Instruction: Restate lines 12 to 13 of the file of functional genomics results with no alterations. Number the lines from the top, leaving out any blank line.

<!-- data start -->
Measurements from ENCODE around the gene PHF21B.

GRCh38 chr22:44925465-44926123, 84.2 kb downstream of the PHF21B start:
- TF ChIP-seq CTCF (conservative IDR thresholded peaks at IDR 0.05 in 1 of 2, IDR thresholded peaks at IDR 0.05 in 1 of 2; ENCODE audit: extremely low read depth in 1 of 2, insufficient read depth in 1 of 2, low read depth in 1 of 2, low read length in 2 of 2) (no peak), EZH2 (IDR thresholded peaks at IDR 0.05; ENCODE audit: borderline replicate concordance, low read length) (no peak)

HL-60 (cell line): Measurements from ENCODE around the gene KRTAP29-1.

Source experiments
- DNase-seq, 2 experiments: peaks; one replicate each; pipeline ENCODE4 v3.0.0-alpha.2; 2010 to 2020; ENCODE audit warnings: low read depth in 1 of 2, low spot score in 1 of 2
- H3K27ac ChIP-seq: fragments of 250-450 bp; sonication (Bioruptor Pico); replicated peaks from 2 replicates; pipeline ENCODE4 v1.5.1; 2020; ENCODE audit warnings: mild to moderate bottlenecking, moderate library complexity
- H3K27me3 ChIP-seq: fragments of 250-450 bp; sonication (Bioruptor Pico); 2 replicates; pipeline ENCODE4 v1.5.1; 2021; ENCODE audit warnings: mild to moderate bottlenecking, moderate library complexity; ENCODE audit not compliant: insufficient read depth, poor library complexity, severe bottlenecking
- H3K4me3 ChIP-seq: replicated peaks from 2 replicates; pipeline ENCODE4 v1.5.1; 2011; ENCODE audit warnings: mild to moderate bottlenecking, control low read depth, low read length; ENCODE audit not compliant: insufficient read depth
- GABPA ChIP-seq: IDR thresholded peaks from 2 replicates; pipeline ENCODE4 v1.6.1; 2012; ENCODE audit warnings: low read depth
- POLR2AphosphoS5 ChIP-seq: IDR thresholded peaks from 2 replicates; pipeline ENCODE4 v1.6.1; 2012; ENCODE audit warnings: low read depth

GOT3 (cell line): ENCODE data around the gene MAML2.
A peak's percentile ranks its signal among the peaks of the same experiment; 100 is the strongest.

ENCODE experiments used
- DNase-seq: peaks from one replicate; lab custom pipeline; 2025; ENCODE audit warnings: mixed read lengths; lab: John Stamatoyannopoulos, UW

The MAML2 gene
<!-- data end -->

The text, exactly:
GOT3 (cell line): ENCODE data around the gene MAML2.
A peak's percentile ranks its signal among the peaks of the same experiment; 100 is the strongest.